As television figures out advertising in the streaming era, it often feels like, when you’re watching content that does feature commercial breaks, there are maybe only three ads in rotation at any given moment. That means this Burger King jingle, which coated the choppy broadcasts of football games throughout the winter, was pounded into the noggins of the American population over and over and over again. My Sunday afternoons were suffused with images of flame-grilled taste with perfect toppers. The Giants punted to the Commanders; we’ll return to the field after a brief Whopper interstitial. The Falcons intercepted the Panthers; it’s Whopper time, baby! Touchdown Bengals! Does that put you in the mood for a junior, double, or perhaps triple Whopper?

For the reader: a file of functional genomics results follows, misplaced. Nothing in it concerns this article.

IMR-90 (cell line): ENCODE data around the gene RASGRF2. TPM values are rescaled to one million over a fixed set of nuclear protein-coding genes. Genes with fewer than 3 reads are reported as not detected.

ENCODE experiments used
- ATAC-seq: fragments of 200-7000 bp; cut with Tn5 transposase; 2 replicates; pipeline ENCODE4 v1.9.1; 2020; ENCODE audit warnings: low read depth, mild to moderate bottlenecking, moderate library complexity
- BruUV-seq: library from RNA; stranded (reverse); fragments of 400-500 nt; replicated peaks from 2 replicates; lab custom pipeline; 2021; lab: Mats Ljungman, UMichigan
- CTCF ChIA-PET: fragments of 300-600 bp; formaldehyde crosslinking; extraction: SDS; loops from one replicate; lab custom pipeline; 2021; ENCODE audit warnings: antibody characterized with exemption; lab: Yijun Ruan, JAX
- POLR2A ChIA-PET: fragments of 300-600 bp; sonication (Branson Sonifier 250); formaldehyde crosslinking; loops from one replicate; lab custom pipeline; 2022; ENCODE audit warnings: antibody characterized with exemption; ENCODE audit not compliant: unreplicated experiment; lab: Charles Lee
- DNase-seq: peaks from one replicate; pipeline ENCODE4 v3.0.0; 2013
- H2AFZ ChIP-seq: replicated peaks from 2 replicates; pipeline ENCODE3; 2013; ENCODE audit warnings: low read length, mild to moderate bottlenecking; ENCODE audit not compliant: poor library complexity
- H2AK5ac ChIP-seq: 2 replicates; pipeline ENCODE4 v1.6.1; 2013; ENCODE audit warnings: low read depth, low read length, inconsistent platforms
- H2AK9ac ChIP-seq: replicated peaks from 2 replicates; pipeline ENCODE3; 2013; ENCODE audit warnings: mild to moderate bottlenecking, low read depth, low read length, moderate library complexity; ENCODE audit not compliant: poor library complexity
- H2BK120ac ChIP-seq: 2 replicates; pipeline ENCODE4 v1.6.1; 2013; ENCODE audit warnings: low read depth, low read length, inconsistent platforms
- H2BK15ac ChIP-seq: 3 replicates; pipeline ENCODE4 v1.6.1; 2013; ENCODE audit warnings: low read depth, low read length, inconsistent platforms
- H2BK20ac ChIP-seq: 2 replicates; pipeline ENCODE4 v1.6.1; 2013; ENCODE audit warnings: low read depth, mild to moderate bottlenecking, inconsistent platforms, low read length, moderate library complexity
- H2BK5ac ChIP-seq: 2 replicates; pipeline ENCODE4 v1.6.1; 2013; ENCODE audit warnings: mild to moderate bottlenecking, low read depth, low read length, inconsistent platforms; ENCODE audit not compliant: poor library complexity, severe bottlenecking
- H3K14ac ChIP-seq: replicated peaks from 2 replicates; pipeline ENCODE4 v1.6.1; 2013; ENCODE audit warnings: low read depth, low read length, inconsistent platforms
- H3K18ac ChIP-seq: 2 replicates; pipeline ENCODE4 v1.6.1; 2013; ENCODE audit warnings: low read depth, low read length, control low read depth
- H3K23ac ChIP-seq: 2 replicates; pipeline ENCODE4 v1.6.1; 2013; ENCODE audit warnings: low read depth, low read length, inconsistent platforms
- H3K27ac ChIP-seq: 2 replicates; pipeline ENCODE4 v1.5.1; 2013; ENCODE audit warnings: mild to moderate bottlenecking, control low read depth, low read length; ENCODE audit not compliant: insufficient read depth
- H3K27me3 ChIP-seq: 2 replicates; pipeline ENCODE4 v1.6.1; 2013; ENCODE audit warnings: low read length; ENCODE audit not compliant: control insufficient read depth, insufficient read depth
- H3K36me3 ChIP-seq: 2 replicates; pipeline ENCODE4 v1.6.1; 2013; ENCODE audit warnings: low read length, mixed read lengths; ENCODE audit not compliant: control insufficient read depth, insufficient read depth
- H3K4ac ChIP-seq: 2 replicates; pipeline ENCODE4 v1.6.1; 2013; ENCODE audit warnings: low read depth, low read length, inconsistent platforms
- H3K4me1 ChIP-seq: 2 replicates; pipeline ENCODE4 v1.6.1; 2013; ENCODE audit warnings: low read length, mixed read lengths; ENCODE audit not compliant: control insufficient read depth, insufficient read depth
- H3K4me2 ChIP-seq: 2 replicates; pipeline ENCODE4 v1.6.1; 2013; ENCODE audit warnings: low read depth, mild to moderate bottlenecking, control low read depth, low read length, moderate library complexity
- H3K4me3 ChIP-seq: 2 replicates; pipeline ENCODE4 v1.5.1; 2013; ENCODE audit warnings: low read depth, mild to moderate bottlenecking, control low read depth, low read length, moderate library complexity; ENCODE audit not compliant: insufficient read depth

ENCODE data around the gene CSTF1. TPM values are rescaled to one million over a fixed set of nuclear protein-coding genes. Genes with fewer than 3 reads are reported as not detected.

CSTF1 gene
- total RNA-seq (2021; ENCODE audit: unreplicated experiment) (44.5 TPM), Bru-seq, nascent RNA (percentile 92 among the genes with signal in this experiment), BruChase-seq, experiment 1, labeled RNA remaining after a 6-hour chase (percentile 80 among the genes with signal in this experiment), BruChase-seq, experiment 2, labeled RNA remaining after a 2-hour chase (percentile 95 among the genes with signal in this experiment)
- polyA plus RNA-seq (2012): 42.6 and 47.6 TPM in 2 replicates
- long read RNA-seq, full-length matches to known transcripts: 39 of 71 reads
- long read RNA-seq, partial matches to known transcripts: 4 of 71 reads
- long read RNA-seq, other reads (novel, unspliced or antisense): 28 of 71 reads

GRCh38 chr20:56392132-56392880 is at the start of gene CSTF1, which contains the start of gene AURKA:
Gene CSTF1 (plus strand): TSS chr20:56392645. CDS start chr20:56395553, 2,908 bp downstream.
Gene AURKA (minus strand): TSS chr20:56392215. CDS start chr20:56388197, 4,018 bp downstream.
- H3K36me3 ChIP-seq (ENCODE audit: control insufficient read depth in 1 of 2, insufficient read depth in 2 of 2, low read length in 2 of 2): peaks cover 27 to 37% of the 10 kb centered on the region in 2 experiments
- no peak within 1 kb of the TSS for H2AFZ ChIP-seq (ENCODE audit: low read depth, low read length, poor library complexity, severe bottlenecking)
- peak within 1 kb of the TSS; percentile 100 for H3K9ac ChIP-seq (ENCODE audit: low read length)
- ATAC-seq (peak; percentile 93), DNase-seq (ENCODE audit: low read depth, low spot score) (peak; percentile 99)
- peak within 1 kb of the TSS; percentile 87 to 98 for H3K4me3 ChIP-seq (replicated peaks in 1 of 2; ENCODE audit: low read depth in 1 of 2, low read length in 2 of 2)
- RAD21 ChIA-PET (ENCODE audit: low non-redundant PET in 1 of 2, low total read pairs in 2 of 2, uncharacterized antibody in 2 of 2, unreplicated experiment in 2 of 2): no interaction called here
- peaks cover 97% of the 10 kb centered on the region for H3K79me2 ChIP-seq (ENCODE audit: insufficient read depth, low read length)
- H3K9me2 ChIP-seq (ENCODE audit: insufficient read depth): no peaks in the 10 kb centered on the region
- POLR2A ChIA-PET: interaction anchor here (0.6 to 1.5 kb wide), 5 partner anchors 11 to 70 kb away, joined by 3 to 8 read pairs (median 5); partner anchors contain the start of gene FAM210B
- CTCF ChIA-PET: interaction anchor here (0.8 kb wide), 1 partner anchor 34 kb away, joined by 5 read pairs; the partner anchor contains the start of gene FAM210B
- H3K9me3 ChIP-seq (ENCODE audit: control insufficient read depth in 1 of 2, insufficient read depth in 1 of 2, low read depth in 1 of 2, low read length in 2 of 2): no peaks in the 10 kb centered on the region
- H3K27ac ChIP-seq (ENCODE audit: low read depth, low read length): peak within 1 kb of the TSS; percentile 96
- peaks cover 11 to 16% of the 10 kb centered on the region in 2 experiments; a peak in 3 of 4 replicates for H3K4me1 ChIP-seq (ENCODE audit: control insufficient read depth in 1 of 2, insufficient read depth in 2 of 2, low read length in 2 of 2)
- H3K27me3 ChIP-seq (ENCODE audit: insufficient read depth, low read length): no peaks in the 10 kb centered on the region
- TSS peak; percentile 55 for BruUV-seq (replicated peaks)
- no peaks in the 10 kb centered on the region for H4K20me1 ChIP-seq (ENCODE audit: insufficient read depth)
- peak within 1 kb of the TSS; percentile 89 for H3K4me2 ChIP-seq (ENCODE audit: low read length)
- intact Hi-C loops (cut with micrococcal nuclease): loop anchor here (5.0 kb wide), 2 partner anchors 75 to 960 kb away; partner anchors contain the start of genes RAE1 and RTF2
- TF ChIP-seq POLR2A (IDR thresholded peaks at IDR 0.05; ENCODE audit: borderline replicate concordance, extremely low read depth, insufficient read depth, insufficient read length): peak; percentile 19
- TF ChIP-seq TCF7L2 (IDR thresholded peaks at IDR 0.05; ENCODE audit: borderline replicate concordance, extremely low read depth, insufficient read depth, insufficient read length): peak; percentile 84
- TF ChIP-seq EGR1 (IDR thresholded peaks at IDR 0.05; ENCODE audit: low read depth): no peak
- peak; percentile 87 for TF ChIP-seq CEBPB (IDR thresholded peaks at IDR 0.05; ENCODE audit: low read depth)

Before long, the jingle made the subtle shift from cultural ephemera to certified meme, emerging as a sort of ironic mantra that could express how monotonous it can feel to watch the NFL. Twitter user @mocliffff looked at an image of a crestfallen Josh Allen whispering something into the ear of Joe Burrow, who had just defeated him in a playoff game, and imagined that he was simply saying, “Whopper, Whopper, Whopper, Whopper.” Someone on TIkTok captured the somber scenes of players and personnel reacting to a serious injury at the end of the Cowboys/Buccaneers playoff game. The telecast cuts to commercial break. You guessed it: “Whopper, Whopper, Whopper, Whopper.”